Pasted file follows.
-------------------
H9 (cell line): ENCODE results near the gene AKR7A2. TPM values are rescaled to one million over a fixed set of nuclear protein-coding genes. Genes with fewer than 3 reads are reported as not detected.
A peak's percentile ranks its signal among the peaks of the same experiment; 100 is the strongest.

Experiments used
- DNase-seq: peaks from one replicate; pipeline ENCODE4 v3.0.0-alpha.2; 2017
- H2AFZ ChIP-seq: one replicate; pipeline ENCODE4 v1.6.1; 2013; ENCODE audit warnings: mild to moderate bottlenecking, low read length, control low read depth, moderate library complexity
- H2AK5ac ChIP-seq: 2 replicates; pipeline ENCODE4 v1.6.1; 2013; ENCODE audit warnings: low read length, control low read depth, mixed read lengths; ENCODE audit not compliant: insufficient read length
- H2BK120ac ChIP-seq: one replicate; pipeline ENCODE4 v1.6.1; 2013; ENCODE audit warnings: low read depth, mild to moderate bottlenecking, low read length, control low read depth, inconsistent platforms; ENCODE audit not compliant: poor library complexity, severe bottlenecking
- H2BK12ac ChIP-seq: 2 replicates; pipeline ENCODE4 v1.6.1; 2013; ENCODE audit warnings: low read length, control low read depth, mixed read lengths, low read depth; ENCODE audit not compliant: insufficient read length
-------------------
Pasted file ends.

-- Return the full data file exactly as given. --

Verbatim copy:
H9 (cell line): ENCODE results near the gene AKR7A2. TPM values are rescaled to one million over a fixed set of nuclear protein-coding genes. Genes with fewer than 3 reads are reported as not detected.
A peak's percentile ranks its signal among the peaks of the same experiment; 100 is the strongest.

Experiments used
- DNase-seq: peaks from one replicate; pipeline ENCODE4 v3.0.0-alpha.2; 2017
- H2AFZ ChIP-seq: one replicate; pipeline ENCODE4 v1.6.1; 2013; ENCODE audit warnings: mild to moderate bottlenecking, low read length, control low read depth, moderate library complexity
- H2AK5ac ChIP-seq: 2 replicates; pipeline ENCODE4 v1.6.1; 2013; ENCODE audit warnings: low read length, control low read depth, mixed read lengths; ENCODE audit not compliant: insufficient read length
- H2BK120ac ChIP-seq: one replicate; pipeline ENCODE4 v1.6.1; 2013; ENCODE audit warnings: low read depth, mild to moderate bottlenecking, low read length, control low read depth, inconsistent platforms; ENCODE audit not compliant: poor library complexity, severe bottlenecking
- H2BK12ac ChIP-seq: 2 replicates; pipeline ENCODE4 v1.6.1; 2013; ENCODE audit warnings: low read length, control low read depth, mixed read lengths, low read depth; ENCODE audit not compliant: insufficient read length